Lets consider a NL HU Match 100BB deep (no rake). Both players are playing GTO (game theoretical optimum).

Lets assume in the GTO Strategy the SB open limps or open raises r times and open folds f times, with f + r = 1. r_ev is the part of the initial pot of 1.5BB the sb wins when r.

r_ev <= 1.

Furthermore I guess it is commonly excepted, that the SB has an positiv expectation. Hence: 0 < ev_sb = -ev_bb = -0.5 * f + r * r_ev * 1.5 ev_sb <= 1 (since the small blind can win from a GTO perspective at the most the 1bb from BB)

We get: r >= 0.3333; r_ev >= 0.3333

Are there more known boundaries for the introduced values?

3 Answers 3


I don't think anything is proven, not even that ev_sb >= 0, so the only bounds we have are trivial: -0.5 <= ev_sb <= 1.

An easier question is "What ev_sb do people find solving abstracted versions of HUNLHE". It would be be interesting to know the sorts of values people are getting, i.e.

1) The value of the (abstract) game from the SB's point-of-view, and state the accuracy of your solution - so if your solution is actually exploitable (within the abstract game) for 0.001BB/hand, say so.

2) The number of information sets in the game (give the combined total for both players).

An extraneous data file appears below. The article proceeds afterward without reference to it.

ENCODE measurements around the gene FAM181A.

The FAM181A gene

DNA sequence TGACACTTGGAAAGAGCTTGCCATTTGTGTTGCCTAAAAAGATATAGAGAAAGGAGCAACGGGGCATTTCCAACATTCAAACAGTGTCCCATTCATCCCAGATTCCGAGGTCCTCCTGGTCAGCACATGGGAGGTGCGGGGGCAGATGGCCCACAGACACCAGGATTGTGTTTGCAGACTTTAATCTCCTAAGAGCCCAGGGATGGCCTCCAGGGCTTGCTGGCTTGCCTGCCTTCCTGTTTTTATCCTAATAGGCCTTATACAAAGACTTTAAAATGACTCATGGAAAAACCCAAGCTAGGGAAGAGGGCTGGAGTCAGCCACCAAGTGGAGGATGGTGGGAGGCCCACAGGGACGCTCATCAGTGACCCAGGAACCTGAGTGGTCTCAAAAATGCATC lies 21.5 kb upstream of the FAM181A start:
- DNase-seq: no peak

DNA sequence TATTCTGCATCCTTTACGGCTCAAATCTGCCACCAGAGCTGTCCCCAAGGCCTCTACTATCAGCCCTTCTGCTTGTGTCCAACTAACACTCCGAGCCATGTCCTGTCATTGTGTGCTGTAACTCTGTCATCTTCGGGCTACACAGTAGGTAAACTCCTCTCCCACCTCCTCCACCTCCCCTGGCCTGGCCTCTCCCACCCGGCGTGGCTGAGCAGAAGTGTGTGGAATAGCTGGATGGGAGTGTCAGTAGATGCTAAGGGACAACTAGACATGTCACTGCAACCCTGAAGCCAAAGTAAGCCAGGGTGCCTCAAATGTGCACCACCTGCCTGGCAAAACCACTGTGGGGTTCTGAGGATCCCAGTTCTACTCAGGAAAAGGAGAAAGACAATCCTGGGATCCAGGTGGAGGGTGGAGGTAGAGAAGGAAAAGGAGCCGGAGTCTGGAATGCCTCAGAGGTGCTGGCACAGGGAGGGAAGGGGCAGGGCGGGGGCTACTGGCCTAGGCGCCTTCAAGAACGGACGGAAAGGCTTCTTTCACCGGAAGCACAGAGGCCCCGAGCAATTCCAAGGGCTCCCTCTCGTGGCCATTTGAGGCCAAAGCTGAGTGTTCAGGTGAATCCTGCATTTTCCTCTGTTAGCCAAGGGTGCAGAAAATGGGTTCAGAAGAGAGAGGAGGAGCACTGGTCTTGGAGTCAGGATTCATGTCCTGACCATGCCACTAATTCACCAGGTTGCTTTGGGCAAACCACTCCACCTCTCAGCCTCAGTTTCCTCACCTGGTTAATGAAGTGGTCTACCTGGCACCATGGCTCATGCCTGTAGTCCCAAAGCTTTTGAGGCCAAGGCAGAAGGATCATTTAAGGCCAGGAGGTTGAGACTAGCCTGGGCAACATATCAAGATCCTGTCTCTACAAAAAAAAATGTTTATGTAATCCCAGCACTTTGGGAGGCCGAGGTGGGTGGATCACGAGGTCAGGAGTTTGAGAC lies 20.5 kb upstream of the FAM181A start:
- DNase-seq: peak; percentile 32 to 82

3) The effectively stack size. The OP only mentioned in 100BB but data for other effective stack sizes would be interesting too.


I think there is a problem with your definition of ev_sb; you've included a recursive definition that doesn't make sense to me.

Also, your definition of r_ev has possibly complicated the problem definition. Instead of

r_ev is the part of the initial pot of 1.5BB the sb wins when r

I redefine r_ev to be the EV to the SB when SB open-limps or open-raises, which is -0.5 * %lose + 1.0 * %win. When doing EV calculations for the SB, you only count SB's contributions when SB loses (ie -0.5), but only count BB's contributions when SB wins (ie 1.0, not 1.5).

The following is known about these variables in GTO play:

  • 0 < ev_sb < 1
  • ev_sb = -ev_bb
  • ev_sb = -0.5 * f + r * r_ev

which implies that

  • 0.5 < r_ev < 1

but r is unbounded (except that 0 < r < 1, by definition). So, r_ev does have a tighter bound, while r has a looser bound, than what you've asserted.


You can get some tighter bounds by calculating the expected value of some specific strategy (call it S1), knowing that the GTO strategy will be >= S1. For instance let S1 be the strategy where the small blind goes all-in with AA, and folds all other hands. It is a pretty simple probability problem to calculate the expected values in that situation. There is a broad class of "all-in preflop" strategies that you can calculate similarly, and the GTO solution is at least as good as the best of those.

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